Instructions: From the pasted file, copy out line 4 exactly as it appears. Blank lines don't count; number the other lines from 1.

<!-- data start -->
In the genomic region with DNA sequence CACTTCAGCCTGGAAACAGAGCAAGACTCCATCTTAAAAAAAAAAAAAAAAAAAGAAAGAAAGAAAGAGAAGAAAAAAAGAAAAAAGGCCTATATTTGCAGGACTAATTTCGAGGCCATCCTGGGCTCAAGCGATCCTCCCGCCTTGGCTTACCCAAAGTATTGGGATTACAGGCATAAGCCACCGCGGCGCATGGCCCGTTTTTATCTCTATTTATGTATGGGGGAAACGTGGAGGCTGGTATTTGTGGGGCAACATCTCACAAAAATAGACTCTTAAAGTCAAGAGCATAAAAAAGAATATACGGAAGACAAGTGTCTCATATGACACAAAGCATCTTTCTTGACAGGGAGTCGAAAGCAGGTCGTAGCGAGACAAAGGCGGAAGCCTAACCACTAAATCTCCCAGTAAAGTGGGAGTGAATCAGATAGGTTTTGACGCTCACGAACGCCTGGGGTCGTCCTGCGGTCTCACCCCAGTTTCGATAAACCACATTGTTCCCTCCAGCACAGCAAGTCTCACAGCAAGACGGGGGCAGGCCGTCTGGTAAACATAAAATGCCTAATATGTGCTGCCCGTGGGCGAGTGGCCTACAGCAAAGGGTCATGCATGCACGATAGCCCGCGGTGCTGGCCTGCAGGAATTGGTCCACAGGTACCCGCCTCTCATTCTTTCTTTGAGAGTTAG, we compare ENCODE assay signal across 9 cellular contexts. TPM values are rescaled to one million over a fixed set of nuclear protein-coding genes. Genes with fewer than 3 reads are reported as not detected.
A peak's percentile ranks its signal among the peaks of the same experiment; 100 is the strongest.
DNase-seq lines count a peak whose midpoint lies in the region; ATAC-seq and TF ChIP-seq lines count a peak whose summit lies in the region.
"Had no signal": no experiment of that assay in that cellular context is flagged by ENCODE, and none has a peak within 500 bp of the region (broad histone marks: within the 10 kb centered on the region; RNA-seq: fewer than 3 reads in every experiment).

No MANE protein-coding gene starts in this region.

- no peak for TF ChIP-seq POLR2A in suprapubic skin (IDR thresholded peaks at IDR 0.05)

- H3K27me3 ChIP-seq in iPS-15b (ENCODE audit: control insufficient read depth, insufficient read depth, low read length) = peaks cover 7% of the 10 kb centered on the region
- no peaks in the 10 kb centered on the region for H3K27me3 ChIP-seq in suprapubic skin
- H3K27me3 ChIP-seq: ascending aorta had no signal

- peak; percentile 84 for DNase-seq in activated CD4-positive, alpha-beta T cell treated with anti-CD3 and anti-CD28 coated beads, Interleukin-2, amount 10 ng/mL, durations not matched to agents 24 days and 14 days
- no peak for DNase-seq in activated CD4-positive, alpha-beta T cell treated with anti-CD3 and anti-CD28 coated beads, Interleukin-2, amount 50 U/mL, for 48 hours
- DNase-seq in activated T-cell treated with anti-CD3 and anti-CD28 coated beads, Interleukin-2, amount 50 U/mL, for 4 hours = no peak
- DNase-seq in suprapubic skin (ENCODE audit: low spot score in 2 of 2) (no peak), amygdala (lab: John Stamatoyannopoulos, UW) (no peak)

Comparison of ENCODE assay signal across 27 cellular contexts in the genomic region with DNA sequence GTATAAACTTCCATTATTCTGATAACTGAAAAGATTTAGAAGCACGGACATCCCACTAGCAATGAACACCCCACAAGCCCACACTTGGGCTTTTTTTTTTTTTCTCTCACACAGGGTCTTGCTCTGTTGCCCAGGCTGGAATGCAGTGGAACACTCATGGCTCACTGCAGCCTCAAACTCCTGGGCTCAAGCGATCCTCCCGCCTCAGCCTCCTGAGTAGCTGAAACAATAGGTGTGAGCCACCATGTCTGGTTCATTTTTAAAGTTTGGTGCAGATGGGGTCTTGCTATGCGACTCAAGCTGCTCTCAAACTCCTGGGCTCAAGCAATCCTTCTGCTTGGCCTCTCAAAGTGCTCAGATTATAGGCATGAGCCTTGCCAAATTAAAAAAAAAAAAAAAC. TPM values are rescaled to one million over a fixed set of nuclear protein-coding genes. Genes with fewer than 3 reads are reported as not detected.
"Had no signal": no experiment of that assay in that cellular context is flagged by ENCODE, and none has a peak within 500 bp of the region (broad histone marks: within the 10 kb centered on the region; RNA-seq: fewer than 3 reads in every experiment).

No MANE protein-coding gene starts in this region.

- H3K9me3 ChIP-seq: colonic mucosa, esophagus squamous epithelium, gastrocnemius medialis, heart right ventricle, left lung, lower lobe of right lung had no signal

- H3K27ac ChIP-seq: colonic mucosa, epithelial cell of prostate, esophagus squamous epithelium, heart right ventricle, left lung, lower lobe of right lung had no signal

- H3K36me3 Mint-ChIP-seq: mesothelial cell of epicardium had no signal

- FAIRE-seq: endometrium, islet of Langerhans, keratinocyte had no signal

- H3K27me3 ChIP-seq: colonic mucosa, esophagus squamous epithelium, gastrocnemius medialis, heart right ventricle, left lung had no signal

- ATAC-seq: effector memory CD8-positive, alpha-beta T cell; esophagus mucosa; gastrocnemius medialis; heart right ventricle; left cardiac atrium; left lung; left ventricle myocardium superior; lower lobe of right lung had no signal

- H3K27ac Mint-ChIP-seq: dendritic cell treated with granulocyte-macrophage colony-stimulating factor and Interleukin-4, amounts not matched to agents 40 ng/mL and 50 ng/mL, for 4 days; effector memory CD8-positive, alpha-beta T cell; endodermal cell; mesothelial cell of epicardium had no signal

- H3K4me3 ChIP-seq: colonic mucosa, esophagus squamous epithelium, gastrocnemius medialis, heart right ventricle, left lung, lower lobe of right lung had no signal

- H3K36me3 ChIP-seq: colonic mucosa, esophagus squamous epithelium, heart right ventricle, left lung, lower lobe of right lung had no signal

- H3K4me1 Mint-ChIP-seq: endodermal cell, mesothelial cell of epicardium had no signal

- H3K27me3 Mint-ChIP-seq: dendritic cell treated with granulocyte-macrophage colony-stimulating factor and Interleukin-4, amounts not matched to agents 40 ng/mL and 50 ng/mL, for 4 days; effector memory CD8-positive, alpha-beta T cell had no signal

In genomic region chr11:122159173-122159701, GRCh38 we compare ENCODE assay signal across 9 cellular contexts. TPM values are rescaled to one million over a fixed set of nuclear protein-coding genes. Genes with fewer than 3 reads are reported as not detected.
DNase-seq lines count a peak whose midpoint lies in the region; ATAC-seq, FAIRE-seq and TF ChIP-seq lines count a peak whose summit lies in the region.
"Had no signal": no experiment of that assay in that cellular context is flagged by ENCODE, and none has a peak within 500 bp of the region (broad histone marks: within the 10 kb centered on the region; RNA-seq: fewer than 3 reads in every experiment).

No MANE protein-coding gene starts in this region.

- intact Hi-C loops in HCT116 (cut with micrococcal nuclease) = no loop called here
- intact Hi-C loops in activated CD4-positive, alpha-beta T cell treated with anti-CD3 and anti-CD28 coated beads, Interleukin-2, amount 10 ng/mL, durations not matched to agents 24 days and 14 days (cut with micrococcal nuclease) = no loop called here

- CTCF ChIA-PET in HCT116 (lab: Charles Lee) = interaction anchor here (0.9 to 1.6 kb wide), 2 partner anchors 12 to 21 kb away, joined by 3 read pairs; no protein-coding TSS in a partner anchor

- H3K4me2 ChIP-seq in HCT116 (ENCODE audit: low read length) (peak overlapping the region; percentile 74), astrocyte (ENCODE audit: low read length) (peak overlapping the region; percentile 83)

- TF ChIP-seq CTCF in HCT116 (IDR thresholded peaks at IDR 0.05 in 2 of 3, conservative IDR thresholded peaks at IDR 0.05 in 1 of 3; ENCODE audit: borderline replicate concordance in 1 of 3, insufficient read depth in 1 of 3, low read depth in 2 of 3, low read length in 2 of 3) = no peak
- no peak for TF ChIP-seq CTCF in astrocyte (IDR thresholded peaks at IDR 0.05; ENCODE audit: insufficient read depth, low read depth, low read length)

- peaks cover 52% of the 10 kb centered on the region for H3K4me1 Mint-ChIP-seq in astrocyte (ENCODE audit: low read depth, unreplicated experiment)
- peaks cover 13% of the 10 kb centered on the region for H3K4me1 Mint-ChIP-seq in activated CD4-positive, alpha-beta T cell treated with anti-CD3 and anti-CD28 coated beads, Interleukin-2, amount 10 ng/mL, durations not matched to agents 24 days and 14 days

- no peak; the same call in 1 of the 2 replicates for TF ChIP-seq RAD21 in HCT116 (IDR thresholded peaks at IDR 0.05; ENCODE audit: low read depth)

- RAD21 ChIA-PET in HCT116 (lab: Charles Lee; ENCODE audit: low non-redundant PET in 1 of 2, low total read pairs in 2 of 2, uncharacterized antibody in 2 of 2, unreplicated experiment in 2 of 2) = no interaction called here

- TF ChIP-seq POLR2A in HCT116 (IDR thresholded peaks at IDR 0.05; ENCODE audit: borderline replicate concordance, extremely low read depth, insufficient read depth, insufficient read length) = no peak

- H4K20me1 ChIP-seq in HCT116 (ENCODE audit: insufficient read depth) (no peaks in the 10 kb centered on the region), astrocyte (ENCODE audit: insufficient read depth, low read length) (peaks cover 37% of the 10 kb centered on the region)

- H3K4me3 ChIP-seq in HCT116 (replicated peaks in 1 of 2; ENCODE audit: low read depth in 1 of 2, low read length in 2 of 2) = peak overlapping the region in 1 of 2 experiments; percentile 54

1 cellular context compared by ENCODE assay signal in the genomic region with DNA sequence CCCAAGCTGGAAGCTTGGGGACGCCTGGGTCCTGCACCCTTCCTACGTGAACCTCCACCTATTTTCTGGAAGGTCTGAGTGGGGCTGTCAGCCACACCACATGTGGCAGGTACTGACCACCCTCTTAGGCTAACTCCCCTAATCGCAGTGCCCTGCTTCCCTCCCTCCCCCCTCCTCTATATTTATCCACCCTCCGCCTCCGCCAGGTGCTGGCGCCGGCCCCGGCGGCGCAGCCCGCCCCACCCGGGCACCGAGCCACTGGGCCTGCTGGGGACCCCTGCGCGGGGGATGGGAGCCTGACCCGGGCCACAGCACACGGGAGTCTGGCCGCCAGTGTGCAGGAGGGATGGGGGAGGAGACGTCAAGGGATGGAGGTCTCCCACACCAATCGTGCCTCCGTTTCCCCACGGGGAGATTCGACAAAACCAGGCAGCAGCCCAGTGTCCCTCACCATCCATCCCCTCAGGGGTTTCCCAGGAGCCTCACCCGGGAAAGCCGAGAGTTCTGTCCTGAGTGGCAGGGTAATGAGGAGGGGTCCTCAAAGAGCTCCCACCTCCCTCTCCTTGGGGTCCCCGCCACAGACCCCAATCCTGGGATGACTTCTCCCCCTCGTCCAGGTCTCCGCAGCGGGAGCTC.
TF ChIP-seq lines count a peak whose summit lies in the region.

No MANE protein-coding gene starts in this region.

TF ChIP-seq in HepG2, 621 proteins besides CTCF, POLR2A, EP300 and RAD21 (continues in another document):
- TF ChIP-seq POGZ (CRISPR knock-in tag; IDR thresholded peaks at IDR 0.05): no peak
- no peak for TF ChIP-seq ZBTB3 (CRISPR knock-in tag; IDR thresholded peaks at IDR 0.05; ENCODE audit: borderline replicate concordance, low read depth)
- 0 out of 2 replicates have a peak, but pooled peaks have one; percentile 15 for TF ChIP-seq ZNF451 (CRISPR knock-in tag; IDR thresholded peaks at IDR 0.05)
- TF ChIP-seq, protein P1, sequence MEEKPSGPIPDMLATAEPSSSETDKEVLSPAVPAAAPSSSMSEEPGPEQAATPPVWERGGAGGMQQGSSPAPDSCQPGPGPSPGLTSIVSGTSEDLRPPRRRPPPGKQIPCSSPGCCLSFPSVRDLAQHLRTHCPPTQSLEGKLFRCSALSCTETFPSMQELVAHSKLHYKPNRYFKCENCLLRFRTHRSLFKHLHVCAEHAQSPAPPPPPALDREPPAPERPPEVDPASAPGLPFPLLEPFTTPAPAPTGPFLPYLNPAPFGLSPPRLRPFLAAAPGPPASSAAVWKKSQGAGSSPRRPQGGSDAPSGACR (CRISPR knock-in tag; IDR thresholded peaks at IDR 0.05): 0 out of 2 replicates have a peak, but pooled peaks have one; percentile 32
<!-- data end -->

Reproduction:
"Had no signal": no experiment of that assay in that cellular context is flagged by ENCODE, and none has a peak within 500 bp of the region (broad histone marks: within the 10 kb centered on the region; RNA-seq: fewer than 3 reads in every experiment).